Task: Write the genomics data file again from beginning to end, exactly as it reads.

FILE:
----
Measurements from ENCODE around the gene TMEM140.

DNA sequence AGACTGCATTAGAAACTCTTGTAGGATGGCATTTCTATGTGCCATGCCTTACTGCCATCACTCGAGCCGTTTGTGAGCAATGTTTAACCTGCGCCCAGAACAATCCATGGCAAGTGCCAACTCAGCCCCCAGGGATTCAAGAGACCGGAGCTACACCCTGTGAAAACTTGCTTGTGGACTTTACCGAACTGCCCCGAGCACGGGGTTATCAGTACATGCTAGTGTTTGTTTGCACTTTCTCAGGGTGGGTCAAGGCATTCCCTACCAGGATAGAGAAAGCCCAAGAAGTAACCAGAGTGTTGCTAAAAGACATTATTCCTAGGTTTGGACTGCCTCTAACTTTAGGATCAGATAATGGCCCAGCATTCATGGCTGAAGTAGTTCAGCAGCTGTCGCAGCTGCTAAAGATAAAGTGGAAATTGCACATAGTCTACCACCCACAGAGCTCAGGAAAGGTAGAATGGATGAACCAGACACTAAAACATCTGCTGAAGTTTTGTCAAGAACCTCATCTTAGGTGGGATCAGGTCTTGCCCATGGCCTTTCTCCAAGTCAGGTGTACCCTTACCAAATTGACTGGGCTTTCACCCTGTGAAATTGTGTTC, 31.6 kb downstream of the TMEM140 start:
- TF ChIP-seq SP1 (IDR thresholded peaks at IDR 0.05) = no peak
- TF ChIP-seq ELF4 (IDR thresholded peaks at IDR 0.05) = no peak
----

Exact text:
Measurements from ENCODE around the gene TMEM140.

DNA sequence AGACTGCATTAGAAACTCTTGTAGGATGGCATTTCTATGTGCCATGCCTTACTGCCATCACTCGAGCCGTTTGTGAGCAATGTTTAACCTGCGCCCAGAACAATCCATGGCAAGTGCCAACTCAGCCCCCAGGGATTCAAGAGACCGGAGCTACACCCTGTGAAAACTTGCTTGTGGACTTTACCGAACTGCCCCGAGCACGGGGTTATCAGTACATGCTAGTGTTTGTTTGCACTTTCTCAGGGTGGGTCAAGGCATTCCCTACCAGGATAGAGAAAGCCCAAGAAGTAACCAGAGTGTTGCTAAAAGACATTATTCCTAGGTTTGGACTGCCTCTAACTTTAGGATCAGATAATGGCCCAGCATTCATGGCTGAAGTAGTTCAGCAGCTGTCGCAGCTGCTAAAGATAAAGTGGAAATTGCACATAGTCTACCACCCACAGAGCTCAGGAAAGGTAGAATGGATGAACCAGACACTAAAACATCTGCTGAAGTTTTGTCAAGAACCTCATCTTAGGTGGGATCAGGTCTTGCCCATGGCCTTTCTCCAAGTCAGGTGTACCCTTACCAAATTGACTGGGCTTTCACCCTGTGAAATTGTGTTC, 31.6 kb downstream of the TMEM140 start:
- TF ChIP-seq SP1 (IDR thresholded peaks at IDR 0.05) = no peak
- TF ChIP-seq ELF4 (IDR thresholded peaks at IDR 0.05) = no peak